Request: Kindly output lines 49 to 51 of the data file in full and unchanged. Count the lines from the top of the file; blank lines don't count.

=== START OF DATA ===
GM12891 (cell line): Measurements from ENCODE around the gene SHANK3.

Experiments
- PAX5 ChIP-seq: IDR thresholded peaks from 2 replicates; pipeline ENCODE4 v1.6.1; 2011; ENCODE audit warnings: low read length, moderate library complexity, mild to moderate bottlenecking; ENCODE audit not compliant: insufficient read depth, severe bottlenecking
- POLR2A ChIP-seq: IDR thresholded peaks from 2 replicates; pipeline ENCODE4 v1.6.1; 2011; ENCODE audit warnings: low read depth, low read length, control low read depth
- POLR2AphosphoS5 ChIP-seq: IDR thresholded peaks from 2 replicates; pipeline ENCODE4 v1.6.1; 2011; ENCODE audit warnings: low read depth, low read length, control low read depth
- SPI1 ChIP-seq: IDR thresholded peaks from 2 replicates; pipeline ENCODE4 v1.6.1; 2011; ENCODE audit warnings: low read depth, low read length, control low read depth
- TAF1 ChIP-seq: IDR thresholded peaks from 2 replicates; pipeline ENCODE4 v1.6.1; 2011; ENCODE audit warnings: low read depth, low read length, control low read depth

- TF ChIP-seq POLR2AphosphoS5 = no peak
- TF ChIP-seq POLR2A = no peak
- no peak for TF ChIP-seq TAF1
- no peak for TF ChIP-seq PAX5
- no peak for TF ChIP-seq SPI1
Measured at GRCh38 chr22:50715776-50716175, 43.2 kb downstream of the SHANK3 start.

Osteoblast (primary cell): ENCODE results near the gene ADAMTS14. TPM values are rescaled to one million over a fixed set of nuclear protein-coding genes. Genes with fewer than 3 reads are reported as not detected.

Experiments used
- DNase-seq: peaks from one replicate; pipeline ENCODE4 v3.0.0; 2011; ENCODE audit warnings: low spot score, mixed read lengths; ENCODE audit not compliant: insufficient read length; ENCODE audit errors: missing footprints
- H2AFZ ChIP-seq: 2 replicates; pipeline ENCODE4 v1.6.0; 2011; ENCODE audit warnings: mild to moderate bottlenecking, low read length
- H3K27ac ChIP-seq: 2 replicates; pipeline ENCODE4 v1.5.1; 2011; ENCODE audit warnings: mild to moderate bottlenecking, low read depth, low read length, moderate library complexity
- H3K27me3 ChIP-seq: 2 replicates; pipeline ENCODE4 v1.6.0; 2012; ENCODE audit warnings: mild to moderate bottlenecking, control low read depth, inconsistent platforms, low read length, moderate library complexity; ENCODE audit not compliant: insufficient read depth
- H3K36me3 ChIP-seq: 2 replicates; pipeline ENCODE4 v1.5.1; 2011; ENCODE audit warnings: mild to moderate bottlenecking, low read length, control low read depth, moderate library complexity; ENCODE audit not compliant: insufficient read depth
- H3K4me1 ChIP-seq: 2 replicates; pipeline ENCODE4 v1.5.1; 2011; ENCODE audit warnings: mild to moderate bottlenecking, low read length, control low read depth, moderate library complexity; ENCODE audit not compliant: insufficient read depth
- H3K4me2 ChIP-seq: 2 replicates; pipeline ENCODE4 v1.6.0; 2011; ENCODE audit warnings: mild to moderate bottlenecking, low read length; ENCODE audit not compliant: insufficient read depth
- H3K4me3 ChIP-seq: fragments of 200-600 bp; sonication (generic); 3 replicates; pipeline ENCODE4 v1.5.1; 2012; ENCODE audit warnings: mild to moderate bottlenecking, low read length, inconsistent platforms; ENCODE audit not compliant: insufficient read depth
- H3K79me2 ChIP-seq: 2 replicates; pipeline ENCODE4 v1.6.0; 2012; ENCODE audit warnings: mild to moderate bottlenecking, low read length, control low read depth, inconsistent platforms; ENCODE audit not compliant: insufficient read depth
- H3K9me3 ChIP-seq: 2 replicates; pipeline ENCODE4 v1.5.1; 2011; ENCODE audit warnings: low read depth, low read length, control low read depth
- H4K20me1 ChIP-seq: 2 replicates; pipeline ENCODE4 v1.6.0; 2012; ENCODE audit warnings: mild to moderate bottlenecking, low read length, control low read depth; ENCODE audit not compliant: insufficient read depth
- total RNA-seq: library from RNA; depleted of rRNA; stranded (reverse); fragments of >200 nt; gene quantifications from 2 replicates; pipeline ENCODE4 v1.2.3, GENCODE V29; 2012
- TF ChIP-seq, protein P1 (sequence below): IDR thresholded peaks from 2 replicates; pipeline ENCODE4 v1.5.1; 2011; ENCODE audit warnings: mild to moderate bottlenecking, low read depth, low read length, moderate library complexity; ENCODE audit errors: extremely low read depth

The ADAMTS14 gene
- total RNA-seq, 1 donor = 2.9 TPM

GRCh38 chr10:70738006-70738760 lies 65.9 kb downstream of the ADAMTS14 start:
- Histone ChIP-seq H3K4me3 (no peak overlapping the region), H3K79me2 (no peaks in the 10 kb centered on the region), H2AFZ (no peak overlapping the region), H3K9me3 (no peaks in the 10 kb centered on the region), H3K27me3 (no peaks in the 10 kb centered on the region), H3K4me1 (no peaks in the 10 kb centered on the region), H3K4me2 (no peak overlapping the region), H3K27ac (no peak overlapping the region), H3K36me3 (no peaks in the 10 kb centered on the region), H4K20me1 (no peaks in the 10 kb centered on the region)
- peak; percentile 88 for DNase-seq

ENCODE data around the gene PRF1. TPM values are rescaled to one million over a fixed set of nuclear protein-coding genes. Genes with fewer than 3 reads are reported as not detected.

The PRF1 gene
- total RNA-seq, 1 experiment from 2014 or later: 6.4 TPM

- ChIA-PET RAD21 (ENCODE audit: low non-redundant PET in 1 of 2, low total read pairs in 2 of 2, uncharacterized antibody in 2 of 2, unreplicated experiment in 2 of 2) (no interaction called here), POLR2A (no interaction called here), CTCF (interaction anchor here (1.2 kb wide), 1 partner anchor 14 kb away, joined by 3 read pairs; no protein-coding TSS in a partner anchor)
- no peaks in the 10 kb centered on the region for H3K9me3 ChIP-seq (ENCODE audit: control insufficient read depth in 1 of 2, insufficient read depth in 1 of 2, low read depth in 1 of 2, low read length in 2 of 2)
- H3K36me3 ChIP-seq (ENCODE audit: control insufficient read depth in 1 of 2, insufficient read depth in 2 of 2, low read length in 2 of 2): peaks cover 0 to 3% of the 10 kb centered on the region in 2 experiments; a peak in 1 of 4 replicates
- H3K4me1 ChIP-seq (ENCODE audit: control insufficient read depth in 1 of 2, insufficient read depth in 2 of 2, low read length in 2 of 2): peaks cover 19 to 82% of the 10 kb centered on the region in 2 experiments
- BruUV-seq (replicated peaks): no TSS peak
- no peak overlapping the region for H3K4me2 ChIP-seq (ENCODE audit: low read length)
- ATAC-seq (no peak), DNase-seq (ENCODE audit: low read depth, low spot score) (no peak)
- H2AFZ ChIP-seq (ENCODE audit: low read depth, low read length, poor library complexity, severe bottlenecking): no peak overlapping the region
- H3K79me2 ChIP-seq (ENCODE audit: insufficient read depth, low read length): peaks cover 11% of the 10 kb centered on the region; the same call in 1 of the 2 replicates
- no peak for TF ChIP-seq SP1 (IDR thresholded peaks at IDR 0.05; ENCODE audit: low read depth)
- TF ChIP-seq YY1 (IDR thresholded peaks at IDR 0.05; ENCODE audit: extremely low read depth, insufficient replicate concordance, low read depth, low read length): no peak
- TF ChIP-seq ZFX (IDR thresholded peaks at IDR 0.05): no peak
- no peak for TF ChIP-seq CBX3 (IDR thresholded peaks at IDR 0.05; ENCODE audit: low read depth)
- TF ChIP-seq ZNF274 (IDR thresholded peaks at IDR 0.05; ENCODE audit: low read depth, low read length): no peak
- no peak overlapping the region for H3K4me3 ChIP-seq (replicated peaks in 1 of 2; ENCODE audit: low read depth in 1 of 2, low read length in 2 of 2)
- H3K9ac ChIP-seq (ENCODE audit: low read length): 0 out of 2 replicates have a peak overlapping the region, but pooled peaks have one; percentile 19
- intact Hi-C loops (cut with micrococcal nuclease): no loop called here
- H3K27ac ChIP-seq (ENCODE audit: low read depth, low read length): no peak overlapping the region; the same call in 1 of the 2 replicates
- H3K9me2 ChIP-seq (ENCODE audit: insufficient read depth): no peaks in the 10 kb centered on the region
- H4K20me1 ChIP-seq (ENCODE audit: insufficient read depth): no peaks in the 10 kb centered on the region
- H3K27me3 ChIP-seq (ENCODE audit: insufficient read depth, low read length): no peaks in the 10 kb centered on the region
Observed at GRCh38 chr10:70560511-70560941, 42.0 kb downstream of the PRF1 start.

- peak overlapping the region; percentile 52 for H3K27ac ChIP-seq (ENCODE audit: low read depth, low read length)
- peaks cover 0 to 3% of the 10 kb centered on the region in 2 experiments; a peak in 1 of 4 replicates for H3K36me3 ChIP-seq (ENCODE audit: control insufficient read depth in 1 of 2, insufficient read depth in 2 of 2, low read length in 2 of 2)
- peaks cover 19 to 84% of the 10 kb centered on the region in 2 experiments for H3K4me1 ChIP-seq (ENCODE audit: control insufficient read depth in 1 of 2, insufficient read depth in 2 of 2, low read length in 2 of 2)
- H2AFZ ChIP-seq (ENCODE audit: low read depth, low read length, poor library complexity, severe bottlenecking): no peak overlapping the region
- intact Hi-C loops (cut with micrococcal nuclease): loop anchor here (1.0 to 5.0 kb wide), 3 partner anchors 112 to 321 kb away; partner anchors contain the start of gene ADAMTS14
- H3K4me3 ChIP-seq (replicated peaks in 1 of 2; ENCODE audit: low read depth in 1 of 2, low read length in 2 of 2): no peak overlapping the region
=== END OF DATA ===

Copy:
- no peak for TF ChIP-seq CBX3 (IDR thresholded peaks at IDR 0.05; ENCODE audit: low read depth)
- TF ChIP-seq ZNF274 (IDR thresholded peaks at IDR 0.05; ENCODE audit: low read depth, low read length): no peak
- no peak overlapping the region for H3K4me3 ChIP-seq (replicated peaks in 1 of 2; ENCODE audit: low read depth in 1 of 2, low read length in 2 of 2)